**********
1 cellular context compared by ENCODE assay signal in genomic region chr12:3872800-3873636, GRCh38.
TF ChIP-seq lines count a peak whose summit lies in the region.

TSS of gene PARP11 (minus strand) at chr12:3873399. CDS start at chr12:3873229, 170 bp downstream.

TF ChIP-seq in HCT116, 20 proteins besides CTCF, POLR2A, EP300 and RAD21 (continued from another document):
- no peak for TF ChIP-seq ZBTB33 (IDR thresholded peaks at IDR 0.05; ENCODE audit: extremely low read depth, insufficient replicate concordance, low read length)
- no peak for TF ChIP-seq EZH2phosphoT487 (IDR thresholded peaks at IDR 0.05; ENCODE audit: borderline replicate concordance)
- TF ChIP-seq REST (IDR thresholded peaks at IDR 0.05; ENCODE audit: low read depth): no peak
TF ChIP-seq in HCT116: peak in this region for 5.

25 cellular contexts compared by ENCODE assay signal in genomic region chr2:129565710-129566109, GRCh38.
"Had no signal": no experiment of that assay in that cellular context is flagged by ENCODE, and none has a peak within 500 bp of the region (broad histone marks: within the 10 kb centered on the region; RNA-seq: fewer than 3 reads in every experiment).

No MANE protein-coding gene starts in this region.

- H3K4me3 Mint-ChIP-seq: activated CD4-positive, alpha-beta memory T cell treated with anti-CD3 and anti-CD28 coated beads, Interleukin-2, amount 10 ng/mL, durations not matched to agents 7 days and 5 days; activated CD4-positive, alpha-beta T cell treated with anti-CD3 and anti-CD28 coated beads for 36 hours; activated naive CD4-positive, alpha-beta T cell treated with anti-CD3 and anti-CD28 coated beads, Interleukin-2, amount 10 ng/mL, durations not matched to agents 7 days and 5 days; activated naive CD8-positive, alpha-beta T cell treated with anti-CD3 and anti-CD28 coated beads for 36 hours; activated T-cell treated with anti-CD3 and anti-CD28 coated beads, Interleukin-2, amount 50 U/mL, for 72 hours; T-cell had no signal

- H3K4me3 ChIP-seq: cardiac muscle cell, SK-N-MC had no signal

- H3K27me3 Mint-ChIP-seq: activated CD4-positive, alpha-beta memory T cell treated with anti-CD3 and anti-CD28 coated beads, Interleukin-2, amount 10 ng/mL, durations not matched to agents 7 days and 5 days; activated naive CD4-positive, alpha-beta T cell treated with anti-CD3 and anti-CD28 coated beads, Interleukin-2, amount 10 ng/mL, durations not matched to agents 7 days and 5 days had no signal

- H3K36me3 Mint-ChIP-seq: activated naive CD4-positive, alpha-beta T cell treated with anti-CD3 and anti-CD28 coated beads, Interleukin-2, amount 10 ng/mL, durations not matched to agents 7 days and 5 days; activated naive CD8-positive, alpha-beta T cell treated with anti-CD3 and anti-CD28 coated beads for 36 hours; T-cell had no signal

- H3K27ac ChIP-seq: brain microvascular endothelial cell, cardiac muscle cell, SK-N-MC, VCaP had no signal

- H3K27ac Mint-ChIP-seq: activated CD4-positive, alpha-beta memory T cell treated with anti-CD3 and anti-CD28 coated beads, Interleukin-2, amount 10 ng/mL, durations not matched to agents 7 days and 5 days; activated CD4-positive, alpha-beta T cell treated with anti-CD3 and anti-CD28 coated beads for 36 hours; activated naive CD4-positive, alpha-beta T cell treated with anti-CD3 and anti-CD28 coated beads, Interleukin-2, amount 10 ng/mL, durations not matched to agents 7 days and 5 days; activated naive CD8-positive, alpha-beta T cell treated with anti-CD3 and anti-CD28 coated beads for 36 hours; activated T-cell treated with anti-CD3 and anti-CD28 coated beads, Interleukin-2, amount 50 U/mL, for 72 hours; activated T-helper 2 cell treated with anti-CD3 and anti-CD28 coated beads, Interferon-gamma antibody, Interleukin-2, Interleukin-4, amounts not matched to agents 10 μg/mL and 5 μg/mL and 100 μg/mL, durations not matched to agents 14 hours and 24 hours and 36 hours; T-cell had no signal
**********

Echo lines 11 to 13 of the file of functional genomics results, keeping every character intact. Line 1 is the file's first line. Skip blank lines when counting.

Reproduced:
No MANE protein-coding gene starts in this region.

- H3K4me3 Mint-ChIP-seq: activated CD4-positive, alpha-beta memory T cell treated with anti-CD3 and anti-CD28 coated beads, Interleukin-2, amount 10 ng/mL, durations not matched to agents 7 days and 5 days; activated CD4-positive, alpha-beta T cell treated with anti-CD3 and anti-CD28 coated beads for 36 hours; activated naive CD4-positive, alpha-beta T cell treated with anti-CD3 and anti-CD28 coated beads, Interleukin-2, amount 10 ng/mL, durations not matched to agents 7 days and 5 days; activated naive CD8-positive, alpha-beta T cell treated with anti-CD3 and anti-CD28 coated beads for 36 hours; activated T-cell treated with anti-CD3 and anti-CD28 coated beads, Interleukin-2, amount 50 U/mL, for 72 hours; T-cell had no signal

- H3K4me3 ChIP-seq: cardiac muscle cell, SK-N-MC had no signal